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Why do some doctors prescribe more generic drugs than others?
The costs of keeping people healthy, or at least alive and out of the hospital, continue to grow. Whether it's another percentage point of GDP, another out-of-pocket catastrophe for a patient, or simply a rise in monthly health insurance premiums, everyone gets stuck with the bill.
Surely generic utilization is an important element of any cost-saving scheme, since patients get the same medicine for a fraction of the price. Developed nations as a whole – defined by IMS Health as the US, Japan, Germany, France, Italy, Spain, UK, Canada and South Korea – reduced their medicine spending for the first time in 2012, in part due to stronger regulatory rules promoting generic substitution, according to a recent IMS Health report.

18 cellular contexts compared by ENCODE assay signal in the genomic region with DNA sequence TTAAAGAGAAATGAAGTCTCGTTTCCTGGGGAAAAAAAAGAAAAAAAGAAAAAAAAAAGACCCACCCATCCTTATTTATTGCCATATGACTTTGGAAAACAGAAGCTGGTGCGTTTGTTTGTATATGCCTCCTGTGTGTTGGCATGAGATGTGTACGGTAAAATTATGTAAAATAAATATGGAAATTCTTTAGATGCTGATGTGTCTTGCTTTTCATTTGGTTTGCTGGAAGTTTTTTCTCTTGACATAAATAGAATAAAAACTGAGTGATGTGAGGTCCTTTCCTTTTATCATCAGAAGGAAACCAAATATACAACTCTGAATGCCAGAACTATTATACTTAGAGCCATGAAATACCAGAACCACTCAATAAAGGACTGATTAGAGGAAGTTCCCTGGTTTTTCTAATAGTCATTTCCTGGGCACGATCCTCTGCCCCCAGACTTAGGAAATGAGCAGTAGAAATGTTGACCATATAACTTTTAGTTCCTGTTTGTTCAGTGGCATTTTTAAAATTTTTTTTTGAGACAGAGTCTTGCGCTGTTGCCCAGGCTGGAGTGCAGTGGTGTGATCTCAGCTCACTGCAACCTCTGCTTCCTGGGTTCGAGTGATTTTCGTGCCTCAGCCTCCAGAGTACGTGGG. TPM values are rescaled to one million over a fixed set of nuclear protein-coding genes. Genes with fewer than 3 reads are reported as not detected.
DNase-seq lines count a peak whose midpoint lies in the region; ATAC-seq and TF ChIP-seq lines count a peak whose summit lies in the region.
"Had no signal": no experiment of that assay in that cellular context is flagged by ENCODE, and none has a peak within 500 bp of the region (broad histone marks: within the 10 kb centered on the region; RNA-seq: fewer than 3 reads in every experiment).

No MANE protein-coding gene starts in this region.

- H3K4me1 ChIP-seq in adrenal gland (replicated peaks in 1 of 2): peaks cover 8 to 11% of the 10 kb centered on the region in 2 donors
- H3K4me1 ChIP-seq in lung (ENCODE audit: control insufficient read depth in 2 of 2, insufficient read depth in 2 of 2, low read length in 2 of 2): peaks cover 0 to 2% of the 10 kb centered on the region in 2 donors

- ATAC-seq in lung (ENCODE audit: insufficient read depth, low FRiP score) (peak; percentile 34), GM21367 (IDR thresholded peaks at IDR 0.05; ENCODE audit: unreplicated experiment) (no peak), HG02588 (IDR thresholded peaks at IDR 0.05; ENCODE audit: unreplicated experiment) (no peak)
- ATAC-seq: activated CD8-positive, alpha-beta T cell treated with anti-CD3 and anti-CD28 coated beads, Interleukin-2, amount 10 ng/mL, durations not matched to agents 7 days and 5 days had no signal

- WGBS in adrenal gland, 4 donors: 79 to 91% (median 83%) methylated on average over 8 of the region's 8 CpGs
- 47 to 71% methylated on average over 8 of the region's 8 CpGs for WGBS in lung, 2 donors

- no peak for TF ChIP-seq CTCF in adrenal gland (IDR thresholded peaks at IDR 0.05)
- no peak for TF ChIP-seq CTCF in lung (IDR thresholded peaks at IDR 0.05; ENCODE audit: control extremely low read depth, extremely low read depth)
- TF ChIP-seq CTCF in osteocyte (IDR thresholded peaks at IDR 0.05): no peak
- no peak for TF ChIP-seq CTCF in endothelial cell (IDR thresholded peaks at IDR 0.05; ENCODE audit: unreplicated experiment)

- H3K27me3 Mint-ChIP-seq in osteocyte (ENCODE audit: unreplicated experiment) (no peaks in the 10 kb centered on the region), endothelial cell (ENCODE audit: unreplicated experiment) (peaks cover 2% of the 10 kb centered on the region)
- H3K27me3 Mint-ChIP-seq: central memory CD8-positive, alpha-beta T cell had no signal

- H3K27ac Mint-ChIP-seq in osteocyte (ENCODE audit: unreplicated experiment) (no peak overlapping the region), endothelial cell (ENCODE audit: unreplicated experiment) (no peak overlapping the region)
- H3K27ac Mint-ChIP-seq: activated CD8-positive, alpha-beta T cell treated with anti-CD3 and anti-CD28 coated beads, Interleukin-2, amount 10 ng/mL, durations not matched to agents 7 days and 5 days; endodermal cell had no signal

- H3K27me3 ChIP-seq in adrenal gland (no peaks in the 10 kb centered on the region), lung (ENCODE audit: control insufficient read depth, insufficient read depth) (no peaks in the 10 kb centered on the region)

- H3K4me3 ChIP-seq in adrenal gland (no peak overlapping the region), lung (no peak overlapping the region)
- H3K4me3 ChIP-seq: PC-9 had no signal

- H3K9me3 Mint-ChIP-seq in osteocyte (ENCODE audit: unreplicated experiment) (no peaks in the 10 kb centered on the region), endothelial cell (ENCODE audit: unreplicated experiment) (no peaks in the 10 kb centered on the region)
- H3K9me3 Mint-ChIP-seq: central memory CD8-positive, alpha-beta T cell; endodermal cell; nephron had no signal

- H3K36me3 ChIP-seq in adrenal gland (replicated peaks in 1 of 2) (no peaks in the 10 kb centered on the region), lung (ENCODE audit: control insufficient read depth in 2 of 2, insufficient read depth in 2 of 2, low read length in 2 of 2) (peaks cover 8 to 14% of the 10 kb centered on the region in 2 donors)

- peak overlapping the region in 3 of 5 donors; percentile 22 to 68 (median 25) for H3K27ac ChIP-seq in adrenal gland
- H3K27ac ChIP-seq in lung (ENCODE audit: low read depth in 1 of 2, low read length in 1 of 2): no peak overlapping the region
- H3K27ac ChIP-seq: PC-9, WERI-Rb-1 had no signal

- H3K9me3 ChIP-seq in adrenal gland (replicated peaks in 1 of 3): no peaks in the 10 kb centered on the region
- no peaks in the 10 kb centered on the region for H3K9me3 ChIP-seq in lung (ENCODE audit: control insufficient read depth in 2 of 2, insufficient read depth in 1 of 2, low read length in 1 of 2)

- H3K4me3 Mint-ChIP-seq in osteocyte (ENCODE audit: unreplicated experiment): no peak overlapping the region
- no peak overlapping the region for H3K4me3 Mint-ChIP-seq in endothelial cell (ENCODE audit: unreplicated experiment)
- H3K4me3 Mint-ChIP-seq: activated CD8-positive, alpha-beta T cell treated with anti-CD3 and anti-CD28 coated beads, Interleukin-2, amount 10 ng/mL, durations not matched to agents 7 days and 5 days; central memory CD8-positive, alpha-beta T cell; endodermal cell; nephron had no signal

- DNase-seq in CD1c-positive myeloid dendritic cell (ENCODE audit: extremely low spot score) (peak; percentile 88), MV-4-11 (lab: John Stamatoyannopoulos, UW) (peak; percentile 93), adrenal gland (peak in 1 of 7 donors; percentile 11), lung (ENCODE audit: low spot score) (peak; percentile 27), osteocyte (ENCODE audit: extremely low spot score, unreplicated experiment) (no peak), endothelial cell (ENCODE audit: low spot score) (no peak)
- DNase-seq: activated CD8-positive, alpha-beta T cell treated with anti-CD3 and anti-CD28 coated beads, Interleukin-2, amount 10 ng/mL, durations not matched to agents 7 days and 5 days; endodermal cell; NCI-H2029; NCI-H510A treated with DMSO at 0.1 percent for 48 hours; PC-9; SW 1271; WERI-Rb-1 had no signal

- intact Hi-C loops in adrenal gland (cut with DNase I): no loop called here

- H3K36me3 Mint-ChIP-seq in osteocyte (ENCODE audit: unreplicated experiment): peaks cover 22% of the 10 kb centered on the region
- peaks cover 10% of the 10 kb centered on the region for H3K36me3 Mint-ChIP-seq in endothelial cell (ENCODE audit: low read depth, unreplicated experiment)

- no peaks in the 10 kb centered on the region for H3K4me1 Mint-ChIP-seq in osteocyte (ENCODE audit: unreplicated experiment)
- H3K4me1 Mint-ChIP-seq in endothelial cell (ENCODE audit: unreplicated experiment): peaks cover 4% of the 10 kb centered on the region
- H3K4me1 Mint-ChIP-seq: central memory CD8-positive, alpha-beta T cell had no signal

In a separate report published last month, ProPublica authors Charles Ornstein and Tracy Weber wondered why US Medicare is "wasting hundreds of millions of dollars a year by failing to look into doctors who disproportionately prescribe brand-name drugs." To find out why generics sometimes aren't being prescribed when they're available, Ornstein and Weber asked the prescribers themselves. Below is a selection of those responses, published by the authors' permission.
Ben Comer is Pharmaceutical Executive's senior editor. He can be reached at firstname.lastname@example.org